While the Spurs were forced to tank because of injury and the Rockets blatantly threw games, the Cleveland Cavaliers simply assembled a roster that was ready to lose, starring the defense-averse Ricky Davis and a rookie Carlos Boozer. For his part, Davis was putting up a solid 20/5/5 and Boozer was averaging a 10/7, but the team was simply not designed to win, giving significant minutes to players like Smush Parker and Jumaine Jones, who would both be jettisoned as soon as the season was over.
Before the season began, the Cavaliers traded away professorial point guard Andre Miller (for the perennially injured Darius Miles) after he had averaged 16.5 points and a league-leading 10.5 assists per game. Lamond Murray, upset at the prospect of losing minutes to Miles, wanted out in September (he was traded for an injured Michael “Yogi” Stewart), and Wesley Person was traded for Matt Barnes, which seems like a solid trade until you realize that Barnes was the 49th pick in the previous NBA draft (2002) and expectations for him were appropriately low, while Person was the Cavs’ third-best player.
Unsurprisingly, the Cavaliers finished in the bottom fourth of NBA teams in points per game, offensive rating, defensive rating, and opponent points per game, according to Basketball-Reference.com. After starting the season 8-34, coach John Lucas was fired (there’s a pattern here) and replaced by Keith Smart, who helmed the ship to a 9-31 finish. At the end, the Cavs were only able to cobble together 17 wins, one of the four worst records in the league, and they were eligible for the lottery for the No. 1 pick.
Lucas would later tell ESPN that then-owner Gordon Gund had purposefully traded away players who could contribute in order to foster a losing record, draft LeBron James, and increase the value of the franchise before selling the team. “Get Buckets” Davis, one of the few spots of entertainment on the roster, agrees with him. Gung has publicly denied tanking. He sold the team for a profit in 2005.
4. 2007-2009 Seattlahoma SuperThunder
Before the Oklahoma City Thunder played in OKC, they were the venerable Seattle SuperSonics. With a shady ownership group and the threat of using taxpayer dollars to renovate their stadium, the Sonics were moved from Seattle and relocated to Oklahoma City, whereupon they became a beloved small-market team in a city that loves basketball. But we’re not here to talk about that. We’re here to talk about how the team got bad on purpose to accumulate high draft picks — and if you’re really feeling cynical, to keep attendance low while they plotted to steal the team from the fans.
It is now June 28, 2007. The Sonics, coming off a 31-51 season, are about to draft Kevin Durant with the second pick in the draft. Durant, a widely touted prospect, knows that the Sonics are drafting him and believes he is set to join forces with All-Stars Ray Allen and Rashard Lewis.
Minutes before the Sonics select Durant, a trade is announced: The Boston Celtics have traded the rights to the fifth overall pick in the draft (which would become Georgetown forward Jeff Green) alongside Delonte West and Wally Szczerbiak for Allen and the 35th pick — Glen “Big Baby” Davis.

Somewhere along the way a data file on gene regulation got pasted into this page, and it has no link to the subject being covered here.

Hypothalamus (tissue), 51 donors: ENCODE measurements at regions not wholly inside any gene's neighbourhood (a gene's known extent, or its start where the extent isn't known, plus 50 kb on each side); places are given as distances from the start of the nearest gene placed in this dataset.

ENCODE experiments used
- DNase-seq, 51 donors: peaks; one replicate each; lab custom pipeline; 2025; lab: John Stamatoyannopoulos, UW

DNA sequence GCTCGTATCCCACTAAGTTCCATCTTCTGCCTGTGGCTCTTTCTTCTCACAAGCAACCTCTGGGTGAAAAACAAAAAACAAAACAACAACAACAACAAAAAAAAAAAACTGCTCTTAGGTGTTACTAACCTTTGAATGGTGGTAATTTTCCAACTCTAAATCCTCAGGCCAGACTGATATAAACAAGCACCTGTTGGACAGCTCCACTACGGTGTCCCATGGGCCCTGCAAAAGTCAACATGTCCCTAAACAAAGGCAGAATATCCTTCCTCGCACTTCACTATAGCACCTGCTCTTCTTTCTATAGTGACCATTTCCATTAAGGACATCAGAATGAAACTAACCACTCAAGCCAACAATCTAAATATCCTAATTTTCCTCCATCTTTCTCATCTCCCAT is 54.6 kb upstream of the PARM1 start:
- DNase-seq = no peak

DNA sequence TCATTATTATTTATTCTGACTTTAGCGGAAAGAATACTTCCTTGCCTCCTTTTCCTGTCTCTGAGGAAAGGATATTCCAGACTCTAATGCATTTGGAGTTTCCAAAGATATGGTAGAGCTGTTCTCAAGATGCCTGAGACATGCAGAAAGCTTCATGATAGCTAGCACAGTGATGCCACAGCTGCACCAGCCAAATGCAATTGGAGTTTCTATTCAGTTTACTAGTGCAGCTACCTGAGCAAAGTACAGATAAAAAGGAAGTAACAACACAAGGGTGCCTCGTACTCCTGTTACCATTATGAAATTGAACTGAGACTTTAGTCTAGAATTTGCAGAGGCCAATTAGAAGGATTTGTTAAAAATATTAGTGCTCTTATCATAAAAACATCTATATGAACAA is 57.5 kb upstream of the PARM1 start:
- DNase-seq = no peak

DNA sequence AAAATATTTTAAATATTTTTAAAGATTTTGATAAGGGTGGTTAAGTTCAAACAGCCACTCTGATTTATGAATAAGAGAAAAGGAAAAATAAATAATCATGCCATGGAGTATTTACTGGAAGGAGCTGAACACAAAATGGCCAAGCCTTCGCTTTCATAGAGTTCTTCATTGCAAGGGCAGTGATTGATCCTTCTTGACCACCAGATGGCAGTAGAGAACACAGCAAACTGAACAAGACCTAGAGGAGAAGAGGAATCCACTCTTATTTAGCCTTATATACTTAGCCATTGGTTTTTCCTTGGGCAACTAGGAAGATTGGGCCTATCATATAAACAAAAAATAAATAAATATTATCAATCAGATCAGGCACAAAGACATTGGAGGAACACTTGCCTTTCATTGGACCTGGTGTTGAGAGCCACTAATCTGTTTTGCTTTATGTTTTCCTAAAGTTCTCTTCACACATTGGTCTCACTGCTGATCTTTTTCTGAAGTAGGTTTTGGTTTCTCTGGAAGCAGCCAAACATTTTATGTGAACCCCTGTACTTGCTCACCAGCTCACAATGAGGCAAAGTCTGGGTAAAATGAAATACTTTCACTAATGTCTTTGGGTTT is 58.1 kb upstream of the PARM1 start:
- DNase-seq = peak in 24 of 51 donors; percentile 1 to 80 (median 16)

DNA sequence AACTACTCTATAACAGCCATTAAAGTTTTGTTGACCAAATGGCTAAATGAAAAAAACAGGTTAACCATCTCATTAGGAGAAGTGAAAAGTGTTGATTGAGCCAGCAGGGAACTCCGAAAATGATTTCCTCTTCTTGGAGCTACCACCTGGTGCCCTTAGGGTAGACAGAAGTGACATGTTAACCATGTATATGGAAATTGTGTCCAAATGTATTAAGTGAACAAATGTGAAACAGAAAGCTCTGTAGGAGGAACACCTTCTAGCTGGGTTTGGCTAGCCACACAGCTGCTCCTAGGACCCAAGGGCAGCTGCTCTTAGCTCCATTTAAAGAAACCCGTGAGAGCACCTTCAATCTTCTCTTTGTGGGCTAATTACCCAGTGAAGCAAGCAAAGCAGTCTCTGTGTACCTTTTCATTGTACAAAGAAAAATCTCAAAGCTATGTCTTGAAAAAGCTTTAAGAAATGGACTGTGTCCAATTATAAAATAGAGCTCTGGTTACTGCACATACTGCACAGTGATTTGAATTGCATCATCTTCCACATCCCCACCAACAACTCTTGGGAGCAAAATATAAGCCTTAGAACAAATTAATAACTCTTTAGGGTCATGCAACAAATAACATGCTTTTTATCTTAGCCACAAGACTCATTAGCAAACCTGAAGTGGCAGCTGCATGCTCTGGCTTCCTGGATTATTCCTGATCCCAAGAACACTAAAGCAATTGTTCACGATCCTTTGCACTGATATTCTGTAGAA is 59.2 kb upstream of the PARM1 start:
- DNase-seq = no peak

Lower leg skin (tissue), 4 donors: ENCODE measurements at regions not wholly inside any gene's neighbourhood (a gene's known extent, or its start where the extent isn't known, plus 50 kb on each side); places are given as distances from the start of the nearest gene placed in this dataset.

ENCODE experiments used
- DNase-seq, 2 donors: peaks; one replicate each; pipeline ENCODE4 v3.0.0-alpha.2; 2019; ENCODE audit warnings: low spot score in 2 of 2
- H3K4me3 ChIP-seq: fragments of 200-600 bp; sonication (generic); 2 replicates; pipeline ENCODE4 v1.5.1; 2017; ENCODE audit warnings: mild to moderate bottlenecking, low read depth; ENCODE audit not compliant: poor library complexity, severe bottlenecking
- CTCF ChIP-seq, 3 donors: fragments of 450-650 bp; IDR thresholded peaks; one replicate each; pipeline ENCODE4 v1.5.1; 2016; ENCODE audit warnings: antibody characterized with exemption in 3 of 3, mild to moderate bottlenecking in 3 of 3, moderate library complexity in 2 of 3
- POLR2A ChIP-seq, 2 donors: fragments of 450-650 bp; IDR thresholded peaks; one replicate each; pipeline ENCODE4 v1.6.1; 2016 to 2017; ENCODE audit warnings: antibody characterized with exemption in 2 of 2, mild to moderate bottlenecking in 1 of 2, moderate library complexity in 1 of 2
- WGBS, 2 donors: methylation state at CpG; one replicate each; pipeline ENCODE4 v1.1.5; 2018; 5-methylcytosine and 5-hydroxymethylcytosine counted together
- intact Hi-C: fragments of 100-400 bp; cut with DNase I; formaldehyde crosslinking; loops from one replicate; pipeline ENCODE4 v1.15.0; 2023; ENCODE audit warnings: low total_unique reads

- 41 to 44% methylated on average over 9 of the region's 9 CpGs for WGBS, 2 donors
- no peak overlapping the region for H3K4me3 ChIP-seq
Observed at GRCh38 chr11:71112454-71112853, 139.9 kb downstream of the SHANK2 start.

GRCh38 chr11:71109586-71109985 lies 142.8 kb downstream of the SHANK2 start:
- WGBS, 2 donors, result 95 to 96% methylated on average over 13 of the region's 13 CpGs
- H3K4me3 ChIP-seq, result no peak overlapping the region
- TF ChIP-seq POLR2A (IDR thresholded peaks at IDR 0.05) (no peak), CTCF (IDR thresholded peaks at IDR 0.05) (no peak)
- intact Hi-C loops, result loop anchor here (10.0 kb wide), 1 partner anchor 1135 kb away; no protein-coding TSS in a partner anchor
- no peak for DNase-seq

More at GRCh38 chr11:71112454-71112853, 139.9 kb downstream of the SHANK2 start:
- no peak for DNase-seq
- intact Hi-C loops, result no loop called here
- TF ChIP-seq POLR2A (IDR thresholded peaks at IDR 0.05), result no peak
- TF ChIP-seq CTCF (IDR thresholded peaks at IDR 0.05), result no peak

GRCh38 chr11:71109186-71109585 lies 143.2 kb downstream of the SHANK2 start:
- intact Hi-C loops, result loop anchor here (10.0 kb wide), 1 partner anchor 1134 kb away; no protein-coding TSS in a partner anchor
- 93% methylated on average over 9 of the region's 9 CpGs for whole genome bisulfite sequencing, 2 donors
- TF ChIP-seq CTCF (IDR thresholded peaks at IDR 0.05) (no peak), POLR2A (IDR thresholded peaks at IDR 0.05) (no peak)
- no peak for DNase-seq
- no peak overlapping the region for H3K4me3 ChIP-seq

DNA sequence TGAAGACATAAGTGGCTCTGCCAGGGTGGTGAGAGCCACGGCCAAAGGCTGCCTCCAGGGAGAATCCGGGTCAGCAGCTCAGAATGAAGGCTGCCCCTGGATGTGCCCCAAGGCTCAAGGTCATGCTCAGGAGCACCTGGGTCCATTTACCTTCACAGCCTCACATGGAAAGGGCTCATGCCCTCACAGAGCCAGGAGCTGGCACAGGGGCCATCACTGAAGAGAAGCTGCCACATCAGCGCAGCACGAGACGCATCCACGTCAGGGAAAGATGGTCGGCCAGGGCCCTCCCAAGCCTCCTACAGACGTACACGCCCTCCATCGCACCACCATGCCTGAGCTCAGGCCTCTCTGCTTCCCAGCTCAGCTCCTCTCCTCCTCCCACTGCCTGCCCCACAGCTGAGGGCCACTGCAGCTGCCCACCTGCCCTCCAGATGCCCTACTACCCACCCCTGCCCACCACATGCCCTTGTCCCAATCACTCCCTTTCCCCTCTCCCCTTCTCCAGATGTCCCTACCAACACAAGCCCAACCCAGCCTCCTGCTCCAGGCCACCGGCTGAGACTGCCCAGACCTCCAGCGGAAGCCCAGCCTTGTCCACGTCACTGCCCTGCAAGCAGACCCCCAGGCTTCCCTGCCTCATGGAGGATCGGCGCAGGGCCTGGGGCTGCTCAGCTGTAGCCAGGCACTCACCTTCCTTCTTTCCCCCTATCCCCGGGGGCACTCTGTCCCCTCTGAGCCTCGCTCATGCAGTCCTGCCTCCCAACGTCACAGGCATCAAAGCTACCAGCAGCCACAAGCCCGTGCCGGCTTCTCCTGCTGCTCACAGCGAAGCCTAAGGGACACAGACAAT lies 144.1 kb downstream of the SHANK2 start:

That July, the Sonics sent Lewis to the Orlando Magic for a draft pick and a trade exception. They would later use that exception to get more draft picks and the corpse of Kurt Thomas.
The 2007-2008 Seattle Supersonics finished with a record of 20-62, good for last place in the Western Conference. They moved to Oklahoma City in the offseason and used the fourth pick in that draft to select point guard Russell Westbrook.
Fun fact: during the ’05-’06 campaign that landed them Durant, the Sonics fired their head coach. That coach was none other than Bob Hill, the same guy who was canned right before the Spurs drafted Tim Duncan. Hill may be the unluckiest head coach in modern NBA history.
5. 2011-2012 Golden State Warriors
Sometimes, tanking doesn’t net you a franchise superstar. Sometimes, tanking doesn’t have to last for a full season. Sometimes, a team like the Golden State Warriors commits to losing games just so they won’t lose their draft picks.
In 2012, Golden State’s first-round draft pick was owed to the Utah Jazz, but there was a caveat: It was protected. In NBA talk, a protected draft pick is exactly what it sounds like — in this case, the Warriors would only have to give up their draft pick if they didn’t finish with one of the six worst records in the league. With the team’s early and mid-season success, this became a problem.
In response, the Warriors traded dynamic scorer Monta Ellis for ace defender — and, at the time of the trade, injured reserve resident — Andrew Bogut, who was already out for the season. This is the one thing that could be defended as a defensible move, as D was something that Golden State was positively allergic to at the time. Then the team shut down its other dynamic scorer, point guard Stephen Curry. Then it shut down perennial 20/10 power forward David Lee.
Then the Warriors decided that April was going to be their “evaluation” period, starting players like Charles Jenkins over healthy scratches like Nate Robinson. Thirty-six-year-old Mikki Moore was signed straight out of the D-League expressly to play 20-plus minutes (and not win games).
Because of their abysmal finish to the season (they went 4-19), the Dubs were able to hang on to their lottery pick and draft Harrison Barnes, who burst into the NBA spotlight during his run as a small-ball power forward in the Warriors’ playoff run last year. Tanking absolutely worked for the Warriors, and as someone who usually enjoys Golden State basketball, it was difficult to watch such blatant self-sabotage succeed.
It may not be a surefire ticket to a championship — and front offices should rely on more complicated game plans than to be bailed out by the lottery — but when a team starts using phrases like “player development year” or “not built to win right away,” it’ll behoove the savvy NBA fan to read between the lines and start watching college hoops well before March Madness.